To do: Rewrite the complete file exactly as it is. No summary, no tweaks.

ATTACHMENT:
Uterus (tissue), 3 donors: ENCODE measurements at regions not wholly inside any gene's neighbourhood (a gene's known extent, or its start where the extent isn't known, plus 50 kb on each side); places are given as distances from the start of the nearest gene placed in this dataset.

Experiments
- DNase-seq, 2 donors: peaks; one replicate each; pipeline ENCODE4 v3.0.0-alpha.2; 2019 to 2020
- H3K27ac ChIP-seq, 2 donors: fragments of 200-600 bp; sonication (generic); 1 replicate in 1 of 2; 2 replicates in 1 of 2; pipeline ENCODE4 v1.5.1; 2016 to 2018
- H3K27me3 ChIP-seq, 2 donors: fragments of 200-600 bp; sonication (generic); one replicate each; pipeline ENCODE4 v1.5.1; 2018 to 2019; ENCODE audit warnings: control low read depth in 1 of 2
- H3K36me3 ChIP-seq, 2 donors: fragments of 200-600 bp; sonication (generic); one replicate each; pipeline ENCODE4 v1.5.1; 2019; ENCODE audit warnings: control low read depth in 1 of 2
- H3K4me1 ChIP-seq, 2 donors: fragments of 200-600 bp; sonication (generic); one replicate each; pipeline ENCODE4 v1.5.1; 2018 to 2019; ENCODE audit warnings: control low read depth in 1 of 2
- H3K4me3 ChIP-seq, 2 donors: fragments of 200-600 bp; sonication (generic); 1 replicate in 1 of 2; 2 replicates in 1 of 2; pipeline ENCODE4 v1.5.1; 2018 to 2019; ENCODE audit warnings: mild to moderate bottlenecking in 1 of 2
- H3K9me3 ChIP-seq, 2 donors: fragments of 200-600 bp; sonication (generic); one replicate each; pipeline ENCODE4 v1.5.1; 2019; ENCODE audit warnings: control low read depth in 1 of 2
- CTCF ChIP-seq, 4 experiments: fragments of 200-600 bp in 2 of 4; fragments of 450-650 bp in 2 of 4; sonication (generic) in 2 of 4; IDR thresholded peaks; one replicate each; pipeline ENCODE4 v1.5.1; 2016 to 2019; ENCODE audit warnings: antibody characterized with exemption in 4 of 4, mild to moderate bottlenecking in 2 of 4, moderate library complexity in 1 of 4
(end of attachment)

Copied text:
Uterus (tissue), 3 donors: ENCODE measurements at regions not wholly inside any gene's neighbourhood (a gene's known extent, or its start where the extent isn't known, plus 50 kb on each side); places are given as distances from the start of the nearest gene placed in this dataset.

Experiments
- DNase-seq, 2 donors: peaks; one replicate each; pipeline ENCODE4 v3.0.0-alpha.2; 2019 to 2020
- H3K27ac ChIP-seq, 2 donors: fragments of 200-600 bp; sonication (generic); 1 replicate in 1 of 2; 2 replicates in 1 of 2; pipeline ENCODE4 v1.5.1; 2016 to 2018
- H3K27me3 ChIP-seq, 2 donors: fragments of 200-600 bp; sonication (generic); one replicate each; pipeline ENCODE4 v1.5.1; 2018 to 2019; ENCODE audit warnings: control low read depth in 1 of 2
- H3K36me3 ChIP-seq, 2 donors: fragments of 200-600 bp; sonication (generic); one replicate each; pipeline ENCODE4 v1.5.1; 2019; ENCODE audit warnings: control low read depth in 1 of 2
- H3K4me1 ChIP-seq, 2 donors: fragments of 200-600 bp; sonication (generic); one replicate each; pipeline ENCODE4 v1.5.1; 2018 to 2019; ENCODE audit warnings: control low read depth in 1 of 2
- H3K4me3 ChIP-seq, 2 donors: fragments of 200-600 bp; sonication (generic); 1 replicate in 1 of 2; 2 replicates in 1 of 2; pipeline ENCODE4 v1.5.1; 2018 to 2019; ENCODE audit warnings: mild to moderate bottlenecking in 1 of 2
- H3K9me3 ChIP-seq, 2 donors: fragments of 200-600 bp; sonication (generic); one replicate each; pipeline ENCODE4 v1.5.1; 2019; ENCODE audit warnings: control low read depth in 1 of 2
- CTCF ChIP-seq, 4 experiments: fragments of 200-600 bp in 2 of 4; fragments of 450-650 bp in 2 of 4; sonication (generic) in 2 of 4; IDR thresholded peaks; one replicate each; pipeline ENCODE4 v1.5.1; 2016 to 2019; ENCODE audit warnings: antibody characterized with exemption in 4 of 4, mild to moderate bottlenecking in 2 of 4, moderate library complexity in 1 of 4